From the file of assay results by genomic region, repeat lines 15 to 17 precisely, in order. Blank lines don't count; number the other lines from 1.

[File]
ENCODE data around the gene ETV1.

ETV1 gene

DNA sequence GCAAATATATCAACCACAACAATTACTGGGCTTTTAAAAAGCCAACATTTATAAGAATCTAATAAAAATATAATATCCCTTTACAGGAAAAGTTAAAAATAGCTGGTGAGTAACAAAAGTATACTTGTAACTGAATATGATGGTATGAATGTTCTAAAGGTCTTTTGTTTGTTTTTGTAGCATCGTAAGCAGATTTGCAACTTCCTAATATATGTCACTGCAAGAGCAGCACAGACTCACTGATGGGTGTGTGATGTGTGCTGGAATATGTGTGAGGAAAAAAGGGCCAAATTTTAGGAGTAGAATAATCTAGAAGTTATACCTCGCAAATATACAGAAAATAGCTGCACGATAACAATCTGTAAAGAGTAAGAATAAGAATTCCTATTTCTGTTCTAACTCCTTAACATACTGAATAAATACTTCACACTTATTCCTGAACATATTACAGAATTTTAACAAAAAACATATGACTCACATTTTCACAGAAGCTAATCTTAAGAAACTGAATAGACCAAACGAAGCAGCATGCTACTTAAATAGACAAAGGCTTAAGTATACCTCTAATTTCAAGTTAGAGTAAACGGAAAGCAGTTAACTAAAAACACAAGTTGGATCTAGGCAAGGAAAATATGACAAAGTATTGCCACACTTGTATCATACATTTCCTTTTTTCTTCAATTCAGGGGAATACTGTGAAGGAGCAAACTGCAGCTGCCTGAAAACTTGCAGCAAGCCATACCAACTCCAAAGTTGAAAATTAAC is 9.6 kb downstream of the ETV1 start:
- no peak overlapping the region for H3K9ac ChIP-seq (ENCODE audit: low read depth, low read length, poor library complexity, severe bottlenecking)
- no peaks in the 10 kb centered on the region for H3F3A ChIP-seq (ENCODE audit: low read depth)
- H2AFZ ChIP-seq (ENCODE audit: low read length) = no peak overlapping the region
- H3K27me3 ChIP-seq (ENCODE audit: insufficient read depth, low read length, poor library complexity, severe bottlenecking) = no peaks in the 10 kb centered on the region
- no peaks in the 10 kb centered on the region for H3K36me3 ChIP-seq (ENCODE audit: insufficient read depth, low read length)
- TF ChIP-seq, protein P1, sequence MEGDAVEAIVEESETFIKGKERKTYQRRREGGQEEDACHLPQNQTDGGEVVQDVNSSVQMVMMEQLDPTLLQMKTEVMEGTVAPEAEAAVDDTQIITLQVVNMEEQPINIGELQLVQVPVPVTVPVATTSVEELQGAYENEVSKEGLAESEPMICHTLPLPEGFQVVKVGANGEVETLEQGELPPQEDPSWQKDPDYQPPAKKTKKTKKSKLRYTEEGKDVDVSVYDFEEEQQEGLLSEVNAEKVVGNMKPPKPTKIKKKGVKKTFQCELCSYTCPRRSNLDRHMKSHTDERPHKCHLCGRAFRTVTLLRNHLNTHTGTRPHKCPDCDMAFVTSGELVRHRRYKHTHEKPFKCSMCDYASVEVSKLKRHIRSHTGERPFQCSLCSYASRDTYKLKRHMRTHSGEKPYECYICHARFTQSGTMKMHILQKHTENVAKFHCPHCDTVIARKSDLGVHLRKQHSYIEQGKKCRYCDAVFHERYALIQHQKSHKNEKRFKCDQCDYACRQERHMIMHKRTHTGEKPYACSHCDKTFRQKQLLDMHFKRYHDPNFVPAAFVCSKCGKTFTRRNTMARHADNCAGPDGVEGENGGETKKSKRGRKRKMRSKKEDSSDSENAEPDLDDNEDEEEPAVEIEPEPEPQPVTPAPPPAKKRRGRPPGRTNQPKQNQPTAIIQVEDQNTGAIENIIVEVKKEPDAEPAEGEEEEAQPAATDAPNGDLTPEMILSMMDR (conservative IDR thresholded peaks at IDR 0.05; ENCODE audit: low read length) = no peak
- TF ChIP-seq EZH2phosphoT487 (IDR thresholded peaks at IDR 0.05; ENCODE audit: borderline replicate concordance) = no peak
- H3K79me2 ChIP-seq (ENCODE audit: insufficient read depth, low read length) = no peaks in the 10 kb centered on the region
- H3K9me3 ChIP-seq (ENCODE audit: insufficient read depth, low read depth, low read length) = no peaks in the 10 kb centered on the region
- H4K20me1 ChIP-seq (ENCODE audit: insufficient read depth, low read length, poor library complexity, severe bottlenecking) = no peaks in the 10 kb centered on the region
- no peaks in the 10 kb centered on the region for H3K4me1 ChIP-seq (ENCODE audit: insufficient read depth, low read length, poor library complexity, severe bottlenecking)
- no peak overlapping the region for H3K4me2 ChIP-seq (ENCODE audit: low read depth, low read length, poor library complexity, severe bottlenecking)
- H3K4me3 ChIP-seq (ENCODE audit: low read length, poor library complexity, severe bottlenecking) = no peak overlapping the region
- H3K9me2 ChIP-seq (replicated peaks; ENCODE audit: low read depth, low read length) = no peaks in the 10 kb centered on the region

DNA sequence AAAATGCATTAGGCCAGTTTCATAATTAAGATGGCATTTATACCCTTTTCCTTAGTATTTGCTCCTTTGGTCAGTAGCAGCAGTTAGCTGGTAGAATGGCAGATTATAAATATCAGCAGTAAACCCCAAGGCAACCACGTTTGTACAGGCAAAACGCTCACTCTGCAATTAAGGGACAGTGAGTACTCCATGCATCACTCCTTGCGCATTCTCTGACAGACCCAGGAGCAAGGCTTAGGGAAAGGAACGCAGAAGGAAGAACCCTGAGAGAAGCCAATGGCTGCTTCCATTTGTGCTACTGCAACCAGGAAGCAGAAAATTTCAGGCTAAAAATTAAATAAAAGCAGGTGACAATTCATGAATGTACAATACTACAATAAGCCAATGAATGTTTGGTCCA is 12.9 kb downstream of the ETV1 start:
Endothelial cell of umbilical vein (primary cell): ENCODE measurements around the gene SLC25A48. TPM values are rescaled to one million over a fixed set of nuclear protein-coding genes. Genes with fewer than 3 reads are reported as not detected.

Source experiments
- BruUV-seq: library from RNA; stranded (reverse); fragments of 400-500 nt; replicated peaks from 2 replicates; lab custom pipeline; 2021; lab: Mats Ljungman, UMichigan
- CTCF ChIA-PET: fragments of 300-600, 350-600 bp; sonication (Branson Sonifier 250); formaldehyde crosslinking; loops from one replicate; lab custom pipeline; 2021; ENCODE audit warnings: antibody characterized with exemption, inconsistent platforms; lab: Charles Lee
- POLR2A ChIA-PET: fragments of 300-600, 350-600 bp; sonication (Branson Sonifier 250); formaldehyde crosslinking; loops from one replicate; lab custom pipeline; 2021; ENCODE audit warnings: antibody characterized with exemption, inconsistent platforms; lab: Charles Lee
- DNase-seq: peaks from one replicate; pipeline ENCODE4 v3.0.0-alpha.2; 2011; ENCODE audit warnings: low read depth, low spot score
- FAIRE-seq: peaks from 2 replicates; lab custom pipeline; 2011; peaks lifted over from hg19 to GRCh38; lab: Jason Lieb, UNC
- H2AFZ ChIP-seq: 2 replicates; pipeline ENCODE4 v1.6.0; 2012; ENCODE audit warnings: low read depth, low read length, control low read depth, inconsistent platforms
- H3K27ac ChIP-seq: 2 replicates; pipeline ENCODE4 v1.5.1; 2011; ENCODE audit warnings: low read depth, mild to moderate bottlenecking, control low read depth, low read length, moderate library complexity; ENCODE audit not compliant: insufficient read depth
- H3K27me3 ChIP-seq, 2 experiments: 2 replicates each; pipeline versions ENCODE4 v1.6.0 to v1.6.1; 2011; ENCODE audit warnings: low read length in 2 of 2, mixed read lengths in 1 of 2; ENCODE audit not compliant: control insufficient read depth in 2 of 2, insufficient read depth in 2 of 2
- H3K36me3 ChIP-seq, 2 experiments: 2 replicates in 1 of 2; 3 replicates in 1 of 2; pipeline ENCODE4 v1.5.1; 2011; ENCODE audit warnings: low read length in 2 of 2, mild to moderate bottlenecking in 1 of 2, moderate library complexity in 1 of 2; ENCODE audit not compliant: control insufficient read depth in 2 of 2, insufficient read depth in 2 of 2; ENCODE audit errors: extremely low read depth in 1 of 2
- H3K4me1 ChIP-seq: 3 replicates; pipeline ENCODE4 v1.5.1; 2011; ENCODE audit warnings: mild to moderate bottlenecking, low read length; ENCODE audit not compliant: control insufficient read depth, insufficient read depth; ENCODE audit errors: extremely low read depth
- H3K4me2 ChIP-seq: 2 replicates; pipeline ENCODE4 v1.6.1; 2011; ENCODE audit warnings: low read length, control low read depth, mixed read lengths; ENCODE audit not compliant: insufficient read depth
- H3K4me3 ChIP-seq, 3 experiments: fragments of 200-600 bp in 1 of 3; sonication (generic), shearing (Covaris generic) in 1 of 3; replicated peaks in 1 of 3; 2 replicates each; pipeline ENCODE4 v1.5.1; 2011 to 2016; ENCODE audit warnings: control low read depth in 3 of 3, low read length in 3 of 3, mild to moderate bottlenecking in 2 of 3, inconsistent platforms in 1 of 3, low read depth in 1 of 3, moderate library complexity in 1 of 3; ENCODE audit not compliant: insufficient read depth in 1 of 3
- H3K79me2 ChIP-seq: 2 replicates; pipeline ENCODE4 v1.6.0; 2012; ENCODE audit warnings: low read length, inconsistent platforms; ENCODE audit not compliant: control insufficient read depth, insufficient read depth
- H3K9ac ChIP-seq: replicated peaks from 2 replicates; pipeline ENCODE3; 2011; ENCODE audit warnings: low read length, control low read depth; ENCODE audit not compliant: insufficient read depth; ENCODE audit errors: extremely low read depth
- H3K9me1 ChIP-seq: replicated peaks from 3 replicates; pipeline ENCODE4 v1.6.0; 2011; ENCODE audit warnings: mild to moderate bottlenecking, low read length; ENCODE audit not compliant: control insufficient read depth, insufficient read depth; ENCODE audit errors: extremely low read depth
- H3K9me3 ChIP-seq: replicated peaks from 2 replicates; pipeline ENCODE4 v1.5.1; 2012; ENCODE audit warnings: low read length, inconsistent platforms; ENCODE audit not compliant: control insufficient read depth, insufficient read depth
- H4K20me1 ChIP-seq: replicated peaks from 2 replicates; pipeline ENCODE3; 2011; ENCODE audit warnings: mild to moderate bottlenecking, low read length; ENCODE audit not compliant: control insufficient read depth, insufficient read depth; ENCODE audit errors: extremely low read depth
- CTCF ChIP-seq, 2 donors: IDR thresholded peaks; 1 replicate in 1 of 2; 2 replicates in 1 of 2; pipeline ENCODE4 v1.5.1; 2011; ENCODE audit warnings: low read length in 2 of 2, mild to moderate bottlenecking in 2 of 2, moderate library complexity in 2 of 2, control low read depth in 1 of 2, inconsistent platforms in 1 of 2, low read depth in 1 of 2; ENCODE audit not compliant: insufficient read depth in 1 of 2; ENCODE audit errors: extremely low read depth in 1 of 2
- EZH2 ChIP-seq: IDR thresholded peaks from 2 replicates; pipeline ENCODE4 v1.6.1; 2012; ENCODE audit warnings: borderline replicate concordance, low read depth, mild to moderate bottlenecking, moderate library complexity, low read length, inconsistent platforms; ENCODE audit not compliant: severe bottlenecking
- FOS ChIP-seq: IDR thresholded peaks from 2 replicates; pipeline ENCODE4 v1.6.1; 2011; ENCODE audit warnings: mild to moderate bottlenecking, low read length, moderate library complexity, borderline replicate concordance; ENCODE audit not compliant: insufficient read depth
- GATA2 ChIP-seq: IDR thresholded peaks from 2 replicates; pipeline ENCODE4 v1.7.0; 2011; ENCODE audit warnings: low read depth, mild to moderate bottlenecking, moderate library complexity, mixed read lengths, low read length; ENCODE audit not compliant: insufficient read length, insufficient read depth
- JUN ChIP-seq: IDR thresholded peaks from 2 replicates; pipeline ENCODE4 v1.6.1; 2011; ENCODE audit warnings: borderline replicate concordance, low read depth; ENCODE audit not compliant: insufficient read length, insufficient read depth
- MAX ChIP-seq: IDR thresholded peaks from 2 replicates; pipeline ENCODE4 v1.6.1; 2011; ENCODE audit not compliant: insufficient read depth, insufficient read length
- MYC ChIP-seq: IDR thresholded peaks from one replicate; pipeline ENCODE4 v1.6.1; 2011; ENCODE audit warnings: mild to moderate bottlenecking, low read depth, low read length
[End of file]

- no peak overlapping the region for H3K4me2 ChIP-seq (ENCODE audit: low read depth, low read length, poor library complexity, severe bottlenecking)
- H3K4me3 ChIP-seq (ENCODE audit: low read length, poor library complexity, severe bottlenecking) = no peak overlapping the region
- H3K9me2 ChIP-seq (replicated peaks; ENCODE audit: low read depth, low read length) = no peaks in the 10 kb centered on the region